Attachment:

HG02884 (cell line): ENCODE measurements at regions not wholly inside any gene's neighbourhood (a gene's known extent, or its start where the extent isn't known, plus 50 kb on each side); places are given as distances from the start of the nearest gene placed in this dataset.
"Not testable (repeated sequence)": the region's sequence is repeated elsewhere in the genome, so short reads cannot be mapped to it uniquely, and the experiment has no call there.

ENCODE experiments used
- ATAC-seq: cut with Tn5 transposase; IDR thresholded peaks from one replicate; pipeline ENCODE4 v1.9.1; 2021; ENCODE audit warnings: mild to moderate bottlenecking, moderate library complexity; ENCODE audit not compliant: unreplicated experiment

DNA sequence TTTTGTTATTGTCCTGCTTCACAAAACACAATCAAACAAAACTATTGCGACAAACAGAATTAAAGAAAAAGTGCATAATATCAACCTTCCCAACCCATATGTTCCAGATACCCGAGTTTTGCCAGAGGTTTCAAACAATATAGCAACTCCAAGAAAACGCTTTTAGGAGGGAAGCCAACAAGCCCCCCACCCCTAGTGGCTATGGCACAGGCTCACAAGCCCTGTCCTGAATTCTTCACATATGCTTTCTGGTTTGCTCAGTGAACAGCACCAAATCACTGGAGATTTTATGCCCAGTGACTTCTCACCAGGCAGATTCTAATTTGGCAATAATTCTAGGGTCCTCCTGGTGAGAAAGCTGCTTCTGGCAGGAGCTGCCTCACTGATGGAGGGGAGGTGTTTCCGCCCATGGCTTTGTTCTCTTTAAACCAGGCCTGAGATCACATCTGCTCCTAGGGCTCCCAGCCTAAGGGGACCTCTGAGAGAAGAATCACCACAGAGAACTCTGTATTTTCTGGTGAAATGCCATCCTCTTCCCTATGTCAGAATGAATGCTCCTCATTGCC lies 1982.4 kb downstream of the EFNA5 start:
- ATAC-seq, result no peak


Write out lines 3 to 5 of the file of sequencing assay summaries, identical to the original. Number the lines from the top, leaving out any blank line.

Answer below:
ENCODE experiments used
- ATAC-seq: cut with Tn5 transposase; IDR thresholded peaks from one replicate; pipeline ENCODE4 v1.9.1; 2021; ENCODE audit warnings: mild to moderate bottlenecking, moderate library complexity; ENCODE audit not compliant: unreplicated experiment

DNA sequence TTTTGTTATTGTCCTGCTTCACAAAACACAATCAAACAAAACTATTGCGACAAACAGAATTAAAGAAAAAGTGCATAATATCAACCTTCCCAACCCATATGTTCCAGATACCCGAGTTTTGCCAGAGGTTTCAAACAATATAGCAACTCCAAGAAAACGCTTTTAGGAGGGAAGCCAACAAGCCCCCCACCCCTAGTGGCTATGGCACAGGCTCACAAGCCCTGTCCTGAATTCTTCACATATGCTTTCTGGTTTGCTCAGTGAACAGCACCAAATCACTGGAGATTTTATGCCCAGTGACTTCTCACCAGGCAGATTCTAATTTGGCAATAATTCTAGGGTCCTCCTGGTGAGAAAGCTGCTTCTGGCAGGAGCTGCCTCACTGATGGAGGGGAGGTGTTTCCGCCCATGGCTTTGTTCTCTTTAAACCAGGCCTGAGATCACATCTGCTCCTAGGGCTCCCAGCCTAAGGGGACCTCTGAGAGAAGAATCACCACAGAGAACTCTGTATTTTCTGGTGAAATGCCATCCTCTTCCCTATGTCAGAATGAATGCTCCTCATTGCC lies 1982.4 kb downstream of the EFNA5 start: